Archives for June 2013


Do-it-yourself projects can be enjoyable and very rewarding, but, you must take proper precautions to prevent injuries.

Safety comes first!

Protect Your Back

  • When you need to move heavy items, use the tools the pros rely on; a wheelbarrow, dolly, or an extra set of helping hands.
  • When you do lift – lift properly.  Keep your back straight and your legs bent whenever lifting anything; whether it’s lightweight or heavy.
  • When carrying materials or supplies, do so in a way that’s least harmful to your back.  Usually this means keeping materials waist high and centered between your legs.

Dress Properly

  • Wear long sleeves and pants.  Use safety gear; gloves, safety glasses, ear plugs, for certain projects a hard hat is warranted.
  • Proper footwear is important – choose footwear suited to the task at hand; running shoes are well suited when you’re painting – if you’re handling lumber or drywall, steel-toed work boots are the better – and safer – choice.


  • Set the ladder close to your work.  If your hips go outside the ladder’s side rails, you are overreaching and risking a fall.
  • When setting up a stepladder, make sure all four legs are supported and the spreaders are fully opened.
  • Lean a straight or extension ladder against the house so that the distance from the foundation of the ladder’s base is about one-quarter of the ladder’s height. Check to see that the tops and bottoms of both ladder rails are making firm contact.
  • Always face the ladder when ascending or descending.  Grip the ladder firmly with both hands and place your feet squarely on each rung.  Do not turn around on the ladder or proceed as if you were on a conventional stairway.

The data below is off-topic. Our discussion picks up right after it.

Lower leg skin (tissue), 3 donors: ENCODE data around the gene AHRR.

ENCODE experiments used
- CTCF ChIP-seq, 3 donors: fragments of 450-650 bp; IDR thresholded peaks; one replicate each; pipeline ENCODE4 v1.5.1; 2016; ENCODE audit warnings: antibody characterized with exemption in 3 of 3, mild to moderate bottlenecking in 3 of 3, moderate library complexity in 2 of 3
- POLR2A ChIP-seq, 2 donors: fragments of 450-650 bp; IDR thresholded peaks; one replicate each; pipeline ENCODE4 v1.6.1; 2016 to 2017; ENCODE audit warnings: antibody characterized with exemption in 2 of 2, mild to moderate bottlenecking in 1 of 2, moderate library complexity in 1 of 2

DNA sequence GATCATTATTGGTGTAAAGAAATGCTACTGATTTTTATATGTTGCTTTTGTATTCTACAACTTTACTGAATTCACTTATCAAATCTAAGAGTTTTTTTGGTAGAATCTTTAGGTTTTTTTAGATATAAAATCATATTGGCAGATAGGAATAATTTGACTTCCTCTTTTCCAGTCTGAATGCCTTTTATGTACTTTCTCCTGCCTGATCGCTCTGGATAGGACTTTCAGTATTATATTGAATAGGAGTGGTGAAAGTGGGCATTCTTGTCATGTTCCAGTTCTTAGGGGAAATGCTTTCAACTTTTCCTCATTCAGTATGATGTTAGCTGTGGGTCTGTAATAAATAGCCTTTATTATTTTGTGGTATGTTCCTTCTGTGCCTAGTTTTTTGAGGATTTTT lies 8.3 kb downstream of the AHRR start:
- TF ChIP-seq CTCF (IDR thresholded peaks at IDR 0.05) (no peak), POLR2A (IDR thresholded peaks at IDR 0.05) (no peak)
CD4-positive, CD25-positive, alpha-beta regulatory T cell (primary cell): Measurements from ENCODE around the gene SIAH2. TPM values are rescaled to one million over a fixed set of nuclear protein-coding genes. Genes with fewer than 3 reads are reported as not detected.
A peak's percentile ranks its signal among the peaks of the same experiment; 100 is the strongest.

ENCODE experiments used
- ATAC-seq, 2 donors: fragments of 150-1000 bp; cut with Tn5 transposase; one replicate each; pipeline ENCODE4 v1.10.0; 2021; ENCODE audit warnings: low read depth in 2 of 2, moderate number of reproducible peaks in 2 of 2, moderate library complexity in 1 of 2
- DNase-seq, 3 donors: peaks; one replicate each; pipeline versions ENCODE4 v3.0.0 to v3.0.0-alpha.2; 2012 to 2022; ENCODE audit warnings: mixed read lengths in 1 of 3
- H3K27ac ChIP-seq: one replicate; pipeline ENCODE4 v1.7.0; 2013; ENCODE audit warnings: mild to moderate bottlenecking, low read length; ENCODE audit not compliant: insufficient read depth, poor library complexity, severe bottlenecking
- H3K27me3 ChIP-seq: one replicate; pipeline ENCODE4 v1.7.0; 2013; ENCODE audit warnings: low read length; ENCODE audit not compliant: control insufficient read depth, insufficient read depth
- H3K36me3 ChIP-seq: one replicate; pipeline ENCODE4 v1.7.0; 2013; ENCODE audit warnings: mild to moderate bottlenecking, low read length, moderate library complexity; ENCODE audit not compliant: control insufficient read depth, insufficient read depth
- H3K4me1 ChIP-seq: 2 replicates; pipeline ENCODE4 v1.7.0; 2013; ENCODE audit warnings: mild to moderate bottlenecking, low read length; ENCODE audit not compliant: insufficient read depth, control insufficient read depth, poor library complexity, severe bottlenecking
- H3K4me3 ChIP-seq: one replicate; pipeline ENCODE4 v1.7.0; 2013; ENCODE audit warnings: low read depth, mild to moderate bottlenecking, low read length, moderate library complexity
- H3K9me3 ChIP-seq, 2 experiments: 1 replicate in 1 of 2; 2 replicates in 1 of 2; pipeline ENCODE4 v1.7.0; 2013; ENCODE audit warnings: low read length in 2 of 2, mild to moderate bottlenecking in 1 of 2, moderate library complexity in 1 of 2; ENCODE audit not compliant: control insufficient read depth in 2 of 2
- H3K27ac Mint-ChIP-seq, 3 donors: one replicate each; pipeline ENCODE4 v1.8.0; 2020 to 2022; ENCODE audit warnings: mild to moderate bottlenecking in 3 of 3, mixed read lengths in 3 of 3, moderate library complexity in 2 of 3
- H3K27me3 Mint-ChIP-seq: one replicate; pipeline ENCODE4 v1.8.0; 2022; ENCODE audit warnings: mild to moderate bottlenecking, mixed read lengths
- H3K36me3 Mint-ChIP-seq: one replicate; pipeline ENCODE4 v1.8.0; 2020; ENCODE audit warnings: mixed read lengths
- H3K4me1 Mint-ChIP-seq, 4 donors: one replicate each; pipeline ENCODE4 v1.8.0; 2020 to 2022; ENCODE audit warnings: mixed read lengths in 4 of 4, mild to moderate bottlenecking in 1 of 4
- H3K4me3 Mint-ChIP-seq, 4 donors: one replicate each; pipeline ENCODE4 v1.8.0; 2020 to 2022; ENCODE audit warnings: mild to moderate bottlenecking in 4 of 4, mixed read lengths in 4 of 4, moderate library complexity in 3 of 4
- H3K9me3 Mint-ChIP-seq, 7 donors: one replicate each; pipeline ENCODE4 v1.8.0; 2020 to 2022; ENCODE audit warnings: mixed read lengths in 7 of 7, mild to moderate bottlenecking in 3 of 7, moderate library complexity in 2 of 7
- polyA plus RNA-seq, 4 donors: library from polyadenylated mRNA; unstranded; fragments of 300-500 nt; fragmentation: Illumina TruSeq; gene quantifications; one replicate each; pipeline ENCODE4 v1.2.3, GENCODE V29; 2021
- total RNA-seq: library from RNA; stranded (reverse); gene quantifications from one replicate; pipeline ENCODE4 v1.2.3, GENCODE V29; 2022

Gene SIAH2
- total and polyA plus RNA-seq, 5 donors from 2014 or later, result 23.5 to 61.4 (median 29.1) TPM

• Don’t stand on the top of a stepladder. On a straight or extension ladder, stop when your shoulders are even with the top of the rails.
  • Don’t carry tools loosely in your pocket; they could fall on someone below.  Before carrying any materials up a ladder, make sure you have a secure place to put them when you get to the top.
  • Wear slip-resistant footwear when working on any ladder.

Protect Your Skin

  • Professionals always exercise extreme caution when working with chemicals – so should you.  Even if a chemical appears harmless, there are many risks; it could rub off someplace else such as in your eyes or on the kids or a pet. Extreme caution should be practiced at all times when handling chemicals.
  • Avoid touching your eyes and even your clothes, as you might have forgotten that  you rubbed off some chemicals onto your clothes and now you’ve used your shirt to wipe sweat off your face potentially harming skin and eyes.
  • Sand and aggregate can be abrasive to your skin.  Wear long sleeved shirts and pants, and water-proof gloves.

Protect Your Eyes

  • Whether you’re welding, laying cement, working with a compressor, sanding drywall or working on a rooftop, be very aware of the dangers and always, always, wear safety goggles or glasses.

Landscaping Mistakes and How to Avoid Them!